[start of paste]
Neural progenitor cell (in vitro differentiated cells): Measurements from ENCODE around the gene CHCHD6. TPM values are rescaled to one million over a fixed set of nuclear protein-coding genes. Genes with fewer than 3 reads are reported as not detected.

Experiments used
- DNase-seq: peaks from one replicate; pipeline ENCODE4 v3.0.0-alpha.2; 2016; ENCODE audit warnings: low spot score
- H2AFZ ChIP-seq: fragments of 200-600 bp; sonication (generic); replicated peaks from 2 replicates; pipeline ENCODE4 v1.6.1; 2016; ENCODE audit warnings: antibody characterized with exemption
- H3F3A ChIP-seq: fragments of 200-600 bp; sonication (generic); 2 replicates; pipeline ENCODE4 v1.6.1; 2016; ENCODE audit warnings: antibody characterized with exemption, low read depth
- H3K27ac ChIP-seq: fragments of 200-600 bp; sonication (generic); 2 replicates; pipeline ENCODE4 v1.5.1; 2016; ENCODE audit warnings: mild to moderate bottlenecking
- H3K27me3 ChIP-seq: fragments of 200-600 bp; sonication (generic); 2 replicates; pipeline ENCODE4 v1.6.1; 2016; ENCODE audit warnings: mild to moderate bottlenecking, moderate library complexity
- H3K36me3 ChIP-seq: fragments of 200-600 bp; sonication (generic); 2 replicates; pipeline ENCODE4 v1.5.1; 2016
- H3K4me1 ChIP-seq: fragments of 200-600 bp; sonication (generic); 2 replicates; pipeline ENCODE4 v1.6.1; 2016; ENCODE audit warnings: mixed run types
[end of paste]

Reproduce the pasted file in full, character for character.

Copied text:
Neural progenitor cell (in vitro differentiated cells): Measurements from ENCODE around the gene CHCHD6. TPM values are rescaled to one million over a fixed set of nuclear protein-coding genes. Genes with fewer than 3 reads are reported as not detected.

Experiments used
- DNase-seq: peaks from one replicate; pipeline ENCODE4 v3.0.0-alpha.2; 2016; ENCODE audit warnings: low spot score
- H2AFZ ChIP-seq: fragments of 200-600 bp; sonication (generic); replicated peaks from 2 replicates; pipeline ENCODE4 v1.6.1; 2016; ENCODE audit warnings: antibody characterized with exemption
- H3F3A ChIP-seq: fragments of 200-600 bp; sonication (generic); 2 replicates; pipeline ENCODE4 v1.6.1; 2016; ENCODE audit warnings: antibody characterized with exemption, low read depth
- H3K27ac ChIP-seq: fragments of 200-600 bp; sonication (generic); 2 replicates; pipeline ENCODE4 v1.5.1; 2016; ENCODE audit warnings: mild to moderate bottlenecking
- H3K27me3 ChIP-seq: fragments of 200-600 bp; sonication (generic); 2 replicates; pipeline ENCODE4 v1.6.1; 2016; ENCODE audit warnings: mild to moderate bottlenecking, moderate library complexity
- H3K36me3 ChIP-seq: fragments of 200-600 bp; sonication (generic); 2 replicates; pipeline ENCODE4 v1.5.1; 2016
- H3K4me1 ChIP-seq: fragments of 200-600 bp; sonication (generic); 2 replicates; pipeline ENCODE4 v1.6.1; 2016; ENCODE audit warnings: mixed run types